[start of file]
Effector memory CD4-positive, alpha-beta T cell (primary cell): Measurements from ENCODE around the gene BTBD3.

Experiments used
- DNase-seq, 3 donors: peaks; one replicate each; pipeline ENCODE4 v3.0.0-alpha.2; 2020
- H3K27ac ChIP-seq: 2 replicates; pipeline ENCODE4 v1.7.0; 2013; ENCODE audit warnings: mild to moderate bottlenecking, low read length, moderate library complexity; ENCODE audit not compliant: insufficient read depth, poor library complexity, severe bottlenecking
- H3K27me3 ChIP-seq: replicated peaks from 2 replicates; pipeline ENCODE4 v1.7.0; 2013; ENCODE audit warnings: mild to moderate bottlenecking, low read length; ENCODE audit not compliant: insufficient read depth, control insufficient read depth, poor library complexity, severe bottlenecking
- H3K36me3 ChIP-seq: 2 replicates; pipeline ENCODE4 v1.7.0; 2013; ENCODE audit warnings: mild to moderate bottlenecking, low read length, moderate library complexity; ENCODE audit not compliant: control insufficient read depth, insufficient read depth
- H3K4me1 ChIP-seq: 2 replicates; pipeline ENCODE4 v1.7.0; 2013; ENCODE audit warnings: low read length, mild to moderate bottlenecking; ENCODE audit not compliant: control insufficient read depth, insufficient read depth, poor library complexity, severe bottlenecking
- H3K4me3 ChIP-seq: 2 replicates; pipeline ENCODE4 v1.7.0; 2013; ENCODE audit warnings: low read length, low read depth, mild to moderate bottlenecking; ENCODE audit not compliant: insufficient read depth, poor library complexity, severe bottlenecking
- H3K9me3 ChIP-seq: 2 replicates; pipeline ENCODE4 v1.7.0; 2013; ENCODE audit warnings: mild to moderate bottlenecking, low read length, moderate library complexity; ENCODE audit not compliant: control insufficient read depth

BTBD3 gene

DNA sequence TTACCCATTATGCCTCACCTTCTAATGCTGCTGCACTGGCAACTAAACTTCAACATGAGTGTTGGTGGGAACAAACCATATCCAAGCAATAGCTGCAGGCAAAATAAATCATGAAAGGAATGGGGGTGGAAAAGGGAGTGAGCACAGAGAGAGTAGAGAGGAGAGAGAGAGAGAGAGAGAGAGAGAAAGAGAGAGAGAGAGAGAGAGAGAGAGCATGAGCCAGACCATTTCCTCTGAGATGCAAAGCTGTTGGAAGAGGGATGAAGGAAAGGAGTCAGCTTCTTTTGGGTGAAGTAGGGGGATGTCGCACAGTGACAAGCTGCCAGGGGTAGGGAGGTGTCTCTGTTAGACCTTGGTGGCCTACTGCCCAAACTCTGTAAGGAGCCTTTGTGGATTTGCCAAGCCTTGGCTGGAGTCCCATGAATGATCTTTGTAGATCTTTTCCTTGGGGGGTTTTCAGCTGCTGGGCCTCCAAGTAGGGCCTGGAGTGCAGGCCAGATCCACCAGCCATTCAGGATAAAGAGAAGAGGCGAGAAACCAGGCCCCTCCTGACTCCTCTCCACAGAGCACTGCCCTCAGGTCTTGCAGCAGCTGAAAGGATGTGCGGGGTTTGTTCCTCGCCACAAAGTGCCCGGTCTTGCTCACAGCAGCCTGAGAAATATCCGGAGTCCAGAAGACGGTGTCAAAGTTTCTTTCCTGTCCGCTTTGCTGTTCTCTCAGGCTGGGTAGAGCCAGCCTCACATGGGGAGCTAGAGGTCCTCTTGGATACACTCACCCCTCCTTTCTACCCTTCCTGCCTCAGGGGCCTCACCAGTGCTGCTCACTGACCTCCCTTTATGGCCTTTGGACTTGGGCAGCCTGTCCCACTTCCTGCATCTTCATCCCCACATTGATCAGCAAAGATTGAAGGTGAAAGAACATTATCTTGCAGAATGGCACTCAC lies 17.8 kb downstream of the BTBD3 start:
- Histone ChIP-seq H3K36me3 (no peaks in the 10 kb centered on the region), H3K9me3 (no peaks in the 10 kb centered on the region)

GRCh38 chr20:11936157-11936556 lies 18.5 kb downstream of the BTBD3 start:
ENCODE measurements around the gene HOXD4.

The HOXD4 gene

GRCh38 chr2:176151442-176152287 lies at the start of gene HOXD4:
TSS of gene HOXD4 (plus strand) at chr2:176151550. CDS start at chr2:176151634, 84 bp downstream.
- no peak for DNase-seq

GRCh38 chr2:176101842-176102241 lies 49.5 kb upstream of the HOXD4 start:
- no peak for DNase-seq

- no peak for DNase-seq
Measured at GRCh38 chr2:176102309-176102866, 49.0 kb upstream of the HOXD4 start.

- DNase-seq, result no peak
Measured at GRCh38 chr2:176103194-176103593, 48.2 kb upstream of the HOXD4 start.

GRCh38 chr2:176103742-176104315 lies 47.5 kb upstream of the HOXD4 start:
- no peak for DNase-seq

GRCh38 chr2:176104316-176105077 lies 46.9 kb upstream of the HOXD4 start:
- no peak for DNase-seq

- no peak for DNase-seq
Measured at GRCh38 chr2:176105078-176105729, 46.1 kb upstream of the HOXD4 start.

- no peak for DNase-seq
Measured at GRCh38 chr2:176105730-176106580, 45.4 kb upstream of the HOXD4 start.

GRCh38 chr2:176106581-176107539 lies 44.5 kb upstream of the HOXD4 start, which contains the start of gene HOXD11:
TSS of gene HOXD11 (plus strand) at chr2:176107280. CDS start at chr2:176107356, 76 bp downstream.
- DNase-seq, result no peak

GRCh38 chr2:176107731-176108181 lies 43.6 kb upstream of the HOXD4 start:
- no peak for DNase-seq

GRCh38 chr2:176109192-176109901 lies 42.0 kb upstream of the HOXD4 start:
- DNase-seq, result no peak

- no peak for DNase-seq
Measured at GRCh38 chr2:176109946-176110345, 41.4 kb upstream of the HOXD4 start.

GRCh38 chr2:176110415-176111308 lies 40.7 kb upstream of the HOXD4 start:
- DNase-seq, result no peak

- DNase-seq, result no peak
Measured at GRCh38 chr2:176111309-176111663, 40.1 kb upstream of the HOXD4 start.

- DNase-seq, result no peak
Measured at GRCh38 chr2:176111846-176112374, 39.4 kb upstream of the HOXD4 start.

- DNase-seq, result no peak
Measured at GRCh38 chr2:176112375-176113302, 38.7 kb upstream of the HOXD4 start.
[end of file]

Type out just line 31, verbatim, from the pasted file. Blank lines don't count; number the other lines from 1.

- no peak for DNase-seq